I think they are your build logs at the bottom of your msg I look forward tohave a look at them for sure

All the best

Suesi

suesi34e
24-02-2014, 11:06 PM
Hi EddyCurrent,

Thank you for your help I thought about the extraction side of things but whatI am hearing is the cutters will not work all that well at slow speed anyway.It is a shame as I would like to have made a few little bits out of wood!

Many thanks

Suesi

Fivetide
25-02-2014, 12:08 AM
You could always rig up a dust extractor which is mostly essential for wood, also a bigger cutter will help.

I stand there with my vac following the cutter.. no dust so far. Did try to make a boot but failed completely.. MDF's the worst I find, blow you nose and it looks like a miners ear !

suesi34e
25-02-2014, 12:27 AM
Hi Fivetide,

Thank you for your post. Are you machining wood if so at what speed and are you using tct cutters?

Many thanks

Suesi

Fivetide
25-02-2014, 10:11 AM
Hi Suesi, I tend to use whatever settings are recomended in my tool path software. They have far more experience at that sort of thing than me. Im Lucky as my spindle will hit 50k rpm if needed.

11704

EddyCurrent
25-02-2014, 10:25 AM
Hi EddyCurrent,

Thank you for your help I thought about the extraction side of things but whatI am hearing is the cutters will not work all that well at slow speed anyway.It is a shame as I would like to have made a few little bits out of wood!

Many thanks

Suesi


It might be that if you used a hard wood, hard as in 'aluminium like', you may have more success, but even so I'm cutting aluminium on my pin router that's designed for wood but I find it likes a speed of about 8000 to 10000 rpm with a 6mm spiral cutter designed for aluminium.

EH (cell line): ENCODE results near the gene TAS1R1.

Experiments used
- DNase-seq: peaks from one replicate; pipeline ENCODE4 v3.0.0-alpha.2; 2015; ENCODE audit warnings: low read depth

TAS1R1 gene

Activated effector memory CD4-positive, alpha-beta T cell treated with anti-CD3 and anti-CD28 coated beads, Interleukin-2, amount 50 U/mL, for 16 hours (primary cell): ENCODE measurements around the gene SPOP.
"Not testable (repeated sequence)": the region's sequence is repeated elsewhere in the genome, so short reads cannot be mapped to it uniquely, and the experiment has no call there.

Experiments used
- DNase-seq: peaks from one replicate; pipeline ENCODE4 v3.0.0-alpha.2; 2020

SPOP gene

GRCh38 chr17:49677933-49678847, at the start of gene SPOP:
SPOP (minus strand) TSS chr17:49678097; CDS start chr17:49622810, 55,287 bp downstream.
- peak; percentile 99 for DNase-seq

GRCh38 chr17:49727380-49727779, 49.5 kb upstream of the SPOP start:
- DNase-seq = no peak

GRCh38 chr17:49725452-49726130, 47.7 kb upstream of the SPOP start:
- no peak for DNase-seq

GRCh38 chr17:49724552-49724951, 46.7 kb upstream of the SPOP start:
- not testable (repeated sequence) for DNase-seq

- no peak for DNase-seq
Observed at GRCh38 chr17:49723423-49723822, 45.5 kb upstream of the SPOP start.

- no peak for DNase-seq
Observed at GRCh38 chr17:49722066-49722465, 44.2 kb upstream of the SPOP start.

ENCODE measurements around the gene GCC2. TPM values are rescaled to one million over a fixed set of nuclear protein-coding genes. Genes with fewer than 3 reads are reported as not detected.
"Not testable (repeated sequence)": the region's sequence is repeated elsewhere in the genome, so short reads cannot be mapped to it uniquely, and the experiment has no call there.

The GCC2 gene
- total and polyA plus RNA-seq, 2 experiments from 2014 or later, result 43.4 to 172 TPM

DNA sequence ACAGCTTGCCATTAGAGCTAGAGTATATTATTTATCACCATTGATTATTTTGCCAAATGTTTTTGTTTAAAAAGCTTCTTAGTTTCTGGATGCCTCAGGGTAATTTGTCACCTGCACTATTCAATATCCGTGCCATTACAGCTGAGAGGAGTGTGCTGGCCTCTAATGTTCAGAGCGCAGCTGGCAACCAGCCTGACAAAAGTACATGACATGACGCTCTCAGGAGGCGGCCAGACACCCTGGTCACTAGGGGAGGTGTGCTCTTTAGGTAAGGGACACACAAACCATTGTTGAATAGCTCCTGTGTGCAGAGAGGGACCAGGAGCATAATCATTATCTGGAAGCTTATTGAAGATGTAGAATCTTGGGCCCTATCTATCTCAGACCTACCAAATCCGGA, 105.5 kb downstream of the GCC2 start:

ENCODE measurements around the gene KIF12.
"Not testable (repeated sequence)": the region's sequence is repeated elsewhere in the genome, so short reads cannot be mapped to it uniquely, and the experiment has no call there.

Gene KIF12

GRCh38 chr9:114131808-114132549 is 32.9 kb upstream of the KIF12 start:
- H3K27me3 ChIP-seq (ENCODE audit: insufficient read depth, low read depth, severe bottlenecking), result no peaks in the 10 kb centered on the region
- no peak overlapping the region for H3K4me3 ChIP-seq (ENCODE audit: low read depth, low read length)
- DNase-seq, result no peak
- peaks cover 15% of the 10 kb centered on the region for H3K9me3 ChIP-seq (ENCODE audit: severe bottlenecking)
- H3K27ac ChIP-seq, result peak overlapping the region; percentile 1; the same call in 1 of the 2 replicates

Janka hardness test - Wikipedia, the free encyclopedia (http://en.wikipedia.org/wiki/Janka_hardness_test)
http://workshoppages.com/WS/Misc/Wood-Hardness-Chart.pdf

GEOFFREY
25-02-2014, 03:57 PM
Unless you use a very large diameter cutter you will only "chew" most timber at 4000 rpm.This is where the horses for courses bit comes in. Milling machines are generally very rigid and are designed to cut metals and harder materials, but do not usually have high speed spindles. Routers on the other hand do usually have high speed spindles and are used predominately for softer materials. If you really want to cut timber (I seem to think that your first post referred mainly to cutting metal) I think you will need to become a "dab hand" at using abrasive paper!! Good luck. G.

suesi34e
25-02-2014, 10:51 PM
Hi EddyCurrent,

Thank you for your thoughts, what you say makes sense. I think I will keep myeye out for a nice CNC router for future projects in wood. There seems to besome good spec ones from China to import. I had a look at your router build logamazing what a job you did. I watched the YouTube video too. I glad all thehard work turned out to be so worthwhile. I hope things go well for you.